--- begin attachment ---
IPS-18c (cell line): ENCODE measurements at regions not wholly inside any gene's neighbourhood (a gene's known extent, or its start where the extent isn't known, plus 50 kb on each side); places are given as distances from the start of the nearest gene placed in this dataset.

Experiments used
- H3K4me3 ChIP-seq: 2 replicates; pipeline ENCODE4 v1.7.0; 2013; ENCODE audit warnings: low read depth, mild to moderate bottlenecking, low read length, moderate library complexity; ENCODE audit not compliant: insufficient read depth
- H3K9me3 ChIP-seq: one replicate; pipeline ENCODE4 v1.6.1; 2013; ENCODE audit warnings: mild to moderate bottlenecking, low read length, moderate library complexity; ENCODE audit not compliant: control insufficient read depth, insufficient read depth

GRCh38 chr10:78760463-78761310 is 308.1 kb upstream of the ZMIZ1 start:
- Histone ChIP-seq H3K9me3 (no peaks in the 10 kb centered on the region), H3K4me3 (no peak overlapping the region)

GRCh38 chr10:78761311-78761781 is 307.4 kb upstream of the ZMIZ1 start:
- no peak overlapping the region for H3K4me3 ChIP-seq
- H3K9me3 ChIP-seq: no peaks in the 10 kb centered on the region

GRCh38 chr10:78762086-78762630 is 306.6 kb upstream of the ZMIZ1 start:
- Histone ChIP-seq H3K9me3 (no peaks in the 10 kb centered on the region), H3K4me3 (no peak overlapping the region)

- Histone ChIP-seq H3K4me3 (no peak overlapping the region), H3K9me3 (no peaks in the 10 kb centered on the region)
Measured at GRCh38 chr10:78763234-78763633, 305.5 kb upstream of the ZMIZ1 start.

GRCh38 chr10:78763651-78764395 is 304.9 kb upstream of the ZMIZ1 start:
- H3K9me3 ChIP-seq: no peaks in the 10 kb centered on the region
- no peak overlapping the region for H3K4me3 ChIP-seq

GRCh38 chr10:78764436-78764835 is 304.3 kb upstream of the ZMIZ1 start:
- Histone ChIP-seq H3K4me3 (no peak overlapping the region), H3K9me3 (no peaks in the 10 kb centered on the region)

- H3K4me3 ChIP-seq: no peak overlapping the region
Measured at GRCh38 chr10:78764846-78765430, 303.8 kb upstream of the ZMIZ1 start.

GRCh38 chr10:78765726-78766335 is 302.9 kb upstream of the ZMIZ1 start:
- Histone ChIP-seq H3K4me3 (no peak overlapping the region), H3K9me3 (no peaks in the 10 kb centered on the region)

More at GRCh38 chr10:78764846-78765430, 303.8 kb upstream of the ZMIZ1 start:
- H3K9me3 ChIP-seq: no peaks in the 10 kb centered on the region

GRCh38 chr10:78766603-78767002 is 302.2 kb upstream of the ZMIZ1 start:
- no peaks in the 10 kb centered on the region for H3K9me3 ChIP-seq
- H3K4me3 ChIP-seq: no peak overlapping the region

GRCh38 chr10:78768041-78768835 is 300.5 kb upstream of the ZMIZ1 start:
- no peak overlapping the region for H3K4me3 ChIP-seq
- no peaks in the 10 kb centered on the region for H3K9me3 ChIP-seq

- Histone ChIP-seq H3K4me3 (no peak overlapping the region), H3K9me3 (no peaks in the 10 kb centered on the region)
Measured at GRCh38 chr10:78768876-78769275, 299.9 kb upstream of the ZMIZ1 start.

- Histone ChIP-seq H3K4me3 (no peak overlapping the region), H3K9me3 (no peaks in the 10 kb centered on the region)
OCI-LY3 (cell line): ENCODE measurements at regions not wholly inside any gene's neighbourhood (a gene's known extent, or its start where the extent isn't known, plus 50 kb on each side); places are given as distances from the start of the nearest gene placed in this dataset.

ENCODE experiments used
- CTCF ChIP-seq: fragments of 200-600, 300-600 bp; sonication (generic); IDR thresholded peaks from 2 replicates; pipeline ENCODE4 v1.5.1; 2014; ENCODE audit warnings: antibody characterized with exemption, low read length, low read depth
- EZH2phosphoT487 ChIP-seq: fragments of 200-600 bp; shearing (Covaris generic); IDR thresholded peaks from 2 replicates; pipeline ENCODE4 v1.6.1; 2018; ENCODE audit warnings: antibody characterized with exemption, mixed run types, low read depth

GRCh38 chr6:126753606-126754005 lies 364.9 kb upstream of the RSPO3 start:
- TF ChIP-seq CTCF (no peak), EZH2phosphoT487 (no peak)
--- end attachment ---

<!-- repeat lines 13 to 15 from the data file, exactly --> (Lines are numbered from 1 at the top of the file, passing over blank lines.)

Measured at GRCh38 chr10:78763234-78763633, 305.5 kb upstream of the ZMIZ1 start.

GRCh38 chr10:78763651-78764395 is 304.9 kb upstream of the ZMIZ1 start:
- H3K9me3 ChIP-seq: no peaks in the 10 kb centered on the region